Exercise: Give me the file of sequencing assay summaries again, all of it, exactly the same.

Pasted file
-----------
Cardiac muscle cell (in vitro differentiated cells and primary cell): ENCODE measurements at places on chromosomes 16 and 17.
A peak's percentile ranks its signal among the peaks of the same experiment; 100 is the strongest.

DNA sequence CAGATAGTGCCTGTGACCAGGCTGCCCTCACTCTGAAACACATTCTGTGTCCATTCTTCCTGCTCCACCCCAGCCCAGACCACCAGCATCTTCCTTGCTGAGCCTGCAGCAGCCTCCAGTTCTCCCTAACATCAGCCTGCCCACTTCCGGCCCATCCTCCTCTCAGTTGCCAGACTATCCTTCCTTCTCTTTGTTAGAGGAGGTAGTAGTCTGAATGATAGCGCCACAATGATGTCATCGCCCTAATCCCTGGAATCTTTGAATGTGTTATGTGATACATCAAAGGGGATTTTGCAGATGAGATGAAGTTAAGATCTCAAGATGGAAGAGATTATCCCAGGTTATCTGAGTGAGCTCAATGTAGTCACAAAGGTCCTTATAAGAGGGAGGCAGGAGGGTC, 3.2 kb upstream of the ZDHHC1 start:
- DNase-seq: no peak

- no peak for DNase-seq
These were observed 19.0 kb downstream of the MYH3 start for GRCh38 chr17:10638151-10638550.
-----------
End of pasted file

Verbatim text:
Cardiac muscle cell (in vitro differentiated cells and primary cell): ENCODE measurements at places on chromosomes 16 and 17.
A peak's percentile ranks its signal among the peaks of the same experiment; 100 is the strongest.

DNA sequence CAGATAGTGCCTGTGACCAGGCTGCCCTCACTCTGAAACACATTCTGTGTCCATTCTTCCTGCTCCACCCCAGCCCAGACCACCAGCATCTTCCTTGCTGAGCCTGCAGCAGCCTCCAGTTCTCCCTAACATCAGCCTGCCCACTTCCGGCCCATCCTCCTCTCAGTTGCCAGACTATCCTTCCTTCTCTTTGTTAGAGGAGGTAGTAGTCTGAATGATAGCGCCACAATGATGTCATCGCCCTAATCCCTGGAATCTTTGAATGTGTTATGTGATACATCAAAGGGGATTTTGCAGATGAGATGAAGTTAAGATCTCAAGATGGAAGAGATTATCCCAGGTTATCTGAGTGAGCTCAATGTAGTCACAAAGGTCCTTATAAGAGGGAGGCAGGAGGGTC, 3.2 kb upstream of the ZDHHC1 start:
- DNase-seq: no peak

- no peak for DNase-seq
These were observed 19.0 kb downstream of the MYH3 start for GRCh38 chr17:10638151-10638550.